Based on their initial assessment, the APPTs will complete a standardised form, indicating their diagnosis, suggestion for additional medical imaging or laboratory tests (if relevant), treatment plan (eg, conservative treatment options, medication, injections or physiotherapy care) and referral to other specialists, if relevant. For the multiple sessions arm, APPTs will document patients’ progress, change in the exercise plan and all treatments provided.

Statistical analyses

Descriptive statistics will be used to present the participants’ characteristics. Participants withdrawing from the study and reasons for withdrawal will be analysed. Characteristics of participants and non-participants will be compared. Baseline demographic data will be compared across groups to establish the comparability across intervention arms. If important differences are observed, statistical models will be adjusted accordingly. Descriptive statistics will be computed for all outcome measures at the different measurement times. Intention-to-treat analyses will be performed. As secondary analyses, the proportion of responders (percentage of participant with a clinically important response) and the number needed to treat for the two groups will be calculated. Furthermore, per-protocol analyses will also be performed. Primary analyses will include all participants regardless of the involved region (neck and back). Stratified analyses (per region and sex/gender) will also be reported as secondary analyses. Missing data will be handled with multiple data imputation. A repeated mixed-model analysis of variance (ANOVA) will be used to determine whether outcomes differ between treatment arms across time points. Separate analyses will be conducted on each of the primary and secondary outcomes. In particular, if a difference (interaction) between groups is detected (p<0.05), individual effects will be examined. Sphericity will be tested with Mauchly’s test.60 If sphericity is rejected (variances of the difference are not equal), correction will be used to determine if repeated measures ANOVA test is statistically significant. If epsilon >0.75, the Huynh-Feldt correction will be used and if epsilon ≤0.75, the Greenhouse-Geisser correction will be used.61 Differences in proportions of adverse events, co-interventions (medication, injections or any other treatment), satisfaction scores (VSQ-9 at initial assessment and MedRisk at 12 weeks) between treatment arms will be calculated using Χ2 tests or Student’s t-tests. Alpha levels will be set at 0.05. All analyses will be carried out using the SPSS software (IBM Corp Released 2019. IBM SPSS Statistics for Windows, V.26.0) and the Excel software (Microsoft Corporation. 2018. Microsoft Excel for Windows).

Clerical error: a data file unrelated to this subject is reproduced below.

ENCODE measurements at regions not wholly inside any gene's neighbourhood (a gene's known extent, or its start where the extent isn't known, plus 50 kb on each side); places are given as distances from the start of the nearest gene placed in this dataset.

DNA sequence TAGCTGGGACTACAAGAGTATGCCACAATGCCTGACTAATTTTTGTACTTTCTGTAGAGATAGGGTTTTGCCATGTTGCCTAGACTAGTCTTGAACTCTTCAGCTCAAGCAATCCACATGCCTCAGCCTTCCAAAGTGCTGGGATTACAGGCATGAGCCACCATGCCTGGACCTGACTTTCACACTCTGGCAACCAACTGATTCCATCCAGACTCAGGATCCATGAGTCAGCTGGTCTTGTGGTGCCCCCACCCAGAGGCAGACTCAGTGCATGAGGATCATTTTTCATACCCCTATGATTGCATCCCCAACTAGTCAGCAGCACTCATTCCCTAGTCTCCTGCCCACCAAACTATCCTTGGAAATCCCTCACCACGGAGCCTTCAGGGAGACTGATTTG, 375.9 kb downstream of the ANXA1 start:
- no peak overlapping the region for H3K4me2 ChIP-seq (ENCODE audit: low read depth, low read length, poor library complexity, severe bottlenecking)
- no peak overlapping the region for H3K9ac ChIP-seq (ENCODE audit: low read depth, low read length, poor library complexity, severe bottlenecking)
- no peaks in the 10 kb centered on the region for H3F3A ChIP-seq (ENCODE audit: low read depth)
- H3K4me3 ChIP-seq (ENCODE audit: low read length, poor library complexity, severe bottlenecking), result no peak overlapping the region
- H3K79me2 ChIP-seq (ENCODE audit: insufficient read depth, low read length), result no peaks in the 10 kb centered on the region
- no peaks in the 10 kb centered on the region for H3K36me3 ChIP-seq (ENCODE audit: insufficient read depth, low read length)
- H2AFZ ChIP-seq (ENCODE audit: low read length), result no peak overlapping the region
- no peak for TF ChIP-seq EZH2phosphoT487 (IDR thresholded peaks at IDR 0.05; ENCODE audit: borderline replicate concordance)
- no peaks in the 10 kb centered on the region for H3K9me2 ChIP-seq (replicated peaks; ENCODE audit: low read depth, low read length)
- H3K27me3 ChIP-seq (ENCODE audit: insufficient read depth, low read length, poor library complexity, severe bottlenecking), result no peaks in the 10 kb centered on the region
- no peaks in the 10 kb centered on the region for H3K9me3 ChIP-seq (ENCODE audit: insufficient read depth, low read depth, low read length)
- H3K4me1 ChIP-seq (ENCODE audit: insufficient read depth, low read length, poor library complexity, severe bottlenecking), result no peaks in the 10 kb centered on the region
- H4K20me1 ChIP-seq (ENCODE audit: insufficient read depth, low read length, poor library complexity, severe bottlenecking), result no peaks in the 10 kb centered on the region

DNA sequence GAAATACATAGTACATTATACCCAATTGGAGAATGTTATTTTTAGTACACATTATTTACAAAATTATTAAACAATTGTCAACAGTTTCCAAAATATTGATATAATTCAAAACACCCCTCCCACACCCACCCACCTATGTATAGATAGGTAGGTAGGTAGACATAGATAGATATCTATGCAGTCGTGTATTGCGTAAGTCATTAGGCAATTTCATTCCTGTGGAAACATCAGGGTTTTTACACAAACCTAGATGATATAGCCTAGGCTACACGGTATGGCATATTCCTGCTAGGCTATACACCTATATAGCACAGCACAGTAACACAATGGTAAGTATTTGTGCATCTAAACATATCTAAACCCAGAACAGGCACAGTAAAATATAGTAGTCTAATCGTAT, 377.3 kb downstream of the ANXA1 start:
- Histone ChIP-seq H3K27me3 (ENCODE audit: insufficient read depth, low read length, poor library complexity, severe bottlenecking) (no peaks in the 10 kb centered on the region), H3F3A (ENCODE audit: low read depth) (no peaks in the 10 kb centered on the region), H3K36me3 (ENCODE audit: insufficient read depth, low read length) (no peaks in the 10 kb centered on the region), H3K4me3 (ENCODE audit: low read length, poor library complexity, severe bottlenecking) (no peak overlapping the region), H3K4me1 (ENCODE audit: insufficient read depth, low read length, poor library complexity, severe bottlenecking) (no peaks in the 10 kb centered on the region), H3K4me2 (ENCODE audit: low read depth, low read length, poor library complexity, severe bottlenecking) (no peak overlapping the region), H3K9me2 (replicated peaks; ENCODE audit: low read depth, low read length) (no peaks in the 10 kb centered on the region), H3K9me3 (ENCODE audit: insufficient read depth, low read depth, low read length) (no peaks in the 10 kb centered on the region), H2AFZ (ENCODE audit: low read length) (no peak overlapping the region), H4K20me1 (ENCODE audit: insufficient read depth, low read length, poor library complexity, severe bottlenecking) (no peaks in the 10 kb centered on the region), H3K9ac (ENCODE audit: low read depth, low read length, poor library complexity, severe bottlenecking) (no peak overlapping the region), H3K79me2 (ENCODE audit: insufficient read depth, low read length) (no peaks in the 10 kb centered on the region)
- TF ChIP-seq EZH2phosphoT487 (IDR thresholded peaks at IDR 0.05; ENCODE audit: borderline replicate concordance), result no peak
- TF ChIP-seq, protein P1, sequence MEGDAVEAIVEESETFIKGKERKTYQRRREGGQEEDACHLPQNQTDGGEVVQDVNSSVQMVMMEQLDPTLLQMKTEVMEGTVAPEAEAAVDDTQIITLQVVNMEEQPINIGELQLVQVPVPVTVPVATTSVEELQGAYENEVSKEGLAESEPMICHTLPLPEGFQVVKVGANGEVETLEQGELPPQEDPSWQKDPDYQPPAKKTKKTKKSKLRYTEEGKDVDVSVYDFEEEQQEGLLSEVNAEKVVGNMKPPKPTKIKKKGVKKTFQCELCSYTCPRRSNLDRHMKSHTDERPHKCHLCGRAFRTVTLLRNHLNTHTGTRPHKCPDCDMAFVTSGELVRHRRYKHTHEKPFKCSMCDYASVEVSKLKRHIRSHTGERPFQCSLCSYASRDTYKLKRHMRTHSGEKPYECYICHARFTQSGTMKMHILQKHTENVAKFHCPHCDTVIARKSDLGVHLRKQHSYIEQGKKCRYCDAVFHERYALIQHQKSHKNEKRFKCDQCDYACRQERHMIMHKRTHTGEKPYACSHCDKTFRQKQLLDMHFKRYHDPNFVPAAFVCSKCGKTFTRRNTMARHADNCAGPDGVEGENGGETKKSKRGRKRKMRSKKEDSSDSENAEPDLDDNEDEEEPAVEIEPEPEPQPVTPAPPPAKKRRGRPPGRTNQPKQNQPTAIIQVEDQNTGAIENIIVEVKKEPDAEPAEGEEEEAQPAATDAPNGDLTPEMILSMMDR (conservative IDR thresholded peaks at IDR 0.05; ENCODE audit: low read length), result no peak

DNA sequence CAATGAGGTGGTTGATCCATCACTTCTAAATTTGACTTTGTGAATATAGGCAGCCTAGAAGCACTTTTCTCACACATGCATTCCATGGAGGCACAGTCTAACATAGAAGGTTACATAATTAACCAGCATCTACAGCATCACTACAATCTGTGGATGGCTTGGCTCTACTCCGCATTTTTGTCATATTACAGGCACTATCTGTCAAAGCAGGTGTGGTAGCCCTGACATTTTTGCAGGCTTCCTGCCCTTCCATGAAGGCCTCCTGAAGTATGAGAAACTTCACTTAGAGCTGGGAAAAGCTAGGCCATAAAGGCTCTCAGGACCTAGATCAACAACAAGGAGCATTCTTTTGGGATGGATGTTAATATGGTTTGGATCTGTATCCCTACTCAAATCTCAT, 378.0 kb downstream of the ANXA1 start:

Economic evaluation

A cost-utility analysis comparing both arms will be conducted. The analysis will be from the perspective of the publicly funded healthcare system. Secondary analyses including publicly and privately healthcare system costs will also be performed. Costs and outcomes will be assessed within the follow-up period of the trial. Data on services used and the efficacy of each approach will be obtained from the concurrent trial. Health utility value will be derived from the EQ-5D-5L using the Canadian validated algorithm.62 Quality-adjusted life years (QALYs) will be estimated using the total area under the curve method.63 Unit costs for each healthcare resource, such as physician visits, hospitalisations, medications and emergency department visits, will be obtained from Régie de l'assurance maladie du Québec. Costs will be expressed in 2021 Canadian dollars.

Results of the cost-utility analysis will be presented as incremental cost per QALY gained. The statistical analysis will be conducted in accordance with current guidelines for a cost-effectiveness analysis alongside randomised controlled trials.64 65 The incremental cost and incremental outcome will be estimated using generalised estimating equations with appropriate links and distributions to account for repeated nature of the trial data. The incremental cost-effectiveness ratio will be obtained through the difference in the mean costs of the two approaches divided by the difference in the mean value of QALYs for the two arms as denoted by the coefficient of the intervention indicator variables. Uncertainty in the analysis will be addressed by estimating 95% CIs using a non-parametric bootstrapping method. For this study, 10 000 estimates of costs and outcomes will be obtained for both arms. Results from the bootstrapping exercise will also be used to show cost-effectiveness acceptability curves,66 which represent the probability of each APP approach being cost-effective over a range of willingness to pay values that the health system may be willing to pay for an additional unit of QALY. A series of sensitivity analyses will be undertaken to examine the robustness of the trial findings. For example, we will examine the effects of conducting a complete case-only analysis and of varying costs of APPTs.

Sample size calculation

The sample size required is based on the primary outcome measure, the BPI short form. The BPI interference scale and the severity scale have estimated minimum clinically important difference of 1 point.67–70 To estimate the SD, we used the mean SD at 3-month to 6-month follow-up in three studies using the BPI in adults with spinal pain.69 71 72 The estimated SDs are, respectively, 2.03 and 2 for the BPI interference and severity scales. The considered parameters are 0.05 for a type I error (α) with a power of 0.80 (1−β). For an ANOVA two-sided, the sample size required is 76 participants per group for the BPI interference (74 for the BPI severity). This sample also accounts for a potential 15% loss to follow-up at 6 months. The total sample will be 152 participants and will provide adequate power. Sample size calculation was performed with the Excel software using the sample size formula as described by Zhong.73